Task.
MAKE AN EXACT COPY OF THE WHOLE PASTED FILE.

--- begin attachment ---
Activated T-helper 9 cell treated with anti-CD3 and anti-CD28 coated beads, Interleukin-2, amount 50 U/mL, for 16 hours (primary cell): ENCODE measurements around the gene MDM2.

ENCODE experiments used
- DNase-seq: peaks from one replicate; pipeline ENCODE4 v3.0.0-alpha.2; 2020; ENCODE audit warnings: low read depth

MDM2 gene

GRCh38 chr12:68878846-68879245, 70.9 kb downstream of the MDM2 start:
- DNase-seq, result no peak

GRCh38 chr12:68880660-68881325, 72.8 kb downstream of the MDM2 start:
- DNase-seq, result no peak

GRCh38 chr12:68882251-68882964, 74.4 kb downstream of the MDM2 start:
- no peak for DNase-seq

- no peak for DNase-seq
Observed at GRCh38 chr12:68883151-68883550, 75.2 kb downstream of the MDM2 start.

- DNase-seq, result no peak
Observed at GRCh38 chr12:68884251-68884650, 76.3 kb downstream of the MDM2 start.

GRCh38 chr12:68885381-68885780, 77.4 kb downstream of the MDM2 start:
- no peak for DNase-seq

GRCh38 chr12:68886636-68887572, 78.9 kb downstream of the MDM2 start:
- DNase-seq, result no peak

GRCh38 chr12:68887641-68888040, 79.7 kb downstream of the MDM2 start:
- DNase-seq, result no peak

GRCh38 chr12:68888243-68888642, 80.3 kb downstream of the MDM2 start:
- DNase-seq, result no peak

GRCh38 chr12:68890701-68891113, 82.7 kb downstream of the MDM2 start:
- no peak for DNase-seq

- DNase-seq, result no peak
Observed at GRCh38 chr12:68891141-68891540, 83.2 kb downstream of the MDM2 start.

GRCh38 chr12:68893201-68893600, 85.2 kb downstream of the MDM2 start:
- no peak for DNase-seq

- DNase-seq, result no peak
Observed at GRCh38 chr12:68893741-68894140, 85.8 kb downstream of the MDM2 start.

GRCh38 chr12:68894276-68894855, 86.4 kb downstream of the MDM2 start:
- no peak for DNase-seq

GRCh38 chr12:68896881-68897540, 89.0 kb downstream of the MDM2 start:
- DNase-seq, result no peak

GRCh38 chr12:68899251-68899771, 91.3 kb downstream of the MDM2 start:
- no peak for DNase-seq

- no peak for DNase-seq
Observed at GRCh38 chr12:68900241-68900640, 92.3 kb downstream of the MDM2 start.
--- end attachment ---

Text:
Activated T-helper 9 cell treated with anti-CD3 and anti-CD28 coated beads, Interleukin-2, amount 50 U/mL, for 16 hours (primary cell): ENCODE measurements around the gene MDM2.

ENCODE experiments used
- DNase-seq: peaks from one replicate; pipeline ENCODE4 v3.0.0-alpha.2; 2020; ENCODE audit warnings: low read depth

MDM2 gene

GRCh38 chr12:68878846-68879245, 70.9 kb downstream of the MDM2 start:
- DNase-seq, result no peak

GRCh38 chr12:68880660-68881325, 72.8 kb downstream of the MDM2 start:
- DNase-seq, result no peak

GRCh38 chr12:68882251-68882964, 74.4 kb downstream of the MDM2 start:
- no peak for DNase-seq

- no peak for DNase-seq
Observed at GRCh38 chr12:68883151-68883550, 75.2 kb downstream of the MDM2 start.

- DNase-seq, result no peak
Observed at GRCh38 chr12:68884251-68884650, 76.3 kb downstream of the MDM2 start.

GRCh38 chr12:68885381-68885780, 77.4 kb downstream of the MDM2 start:
- no peak for DNase-seq

GRCh38 chr12:68886636-68887572, 78.9 kb downstream of the MDM2 start:
- DNase-seq, result no peak

GRCh38 chr12:68887641-68888040, 79.7 kb downstream of the MDM2 start:
- DNase-seq, result no peak

GRCh38 chr12:68888243-68888642, 80.3 kb downstream of the MDM2 start:
- DNase-seq, result no peak

GRCh38 chr12:68890701-68891113, 82.7 kb downstream of the MDM2 start:
- no peak for DNase-seq

- DNase-seq, result no peak
Observed at GRCh38 chr12:68891141-68891540, 83.2 kb downstream of the MDM2 start.

GRCh38 chr12:68893201-68893600, 85.2 kb downstream of the MDM2 start:
- no peak for DNase-seq

- DNase-seq, result no peak
Observed at GRCh38 chr12:68893741-68894140, 85.8 kb downstream of the MDM2 start.

GRCh38 chr12:68894276-68894855, 86.4 kb downstream of the MDM2 start:
- no peak for DNase-seq

GRCh38 chr12:68896881-68897540, 89.0 kb downstream of the MDM2 start:
- DNase-seq, result no peak

GRCh38 chr12:68899251-68899771, 91.3 kb downstream of the MDM2 start:
- no peak for DNase-seq

- no peak for DNase-seq
Observed at GRCh38 chr12:68900241-68900640, 92.3 kb downstream of the MDM2 start.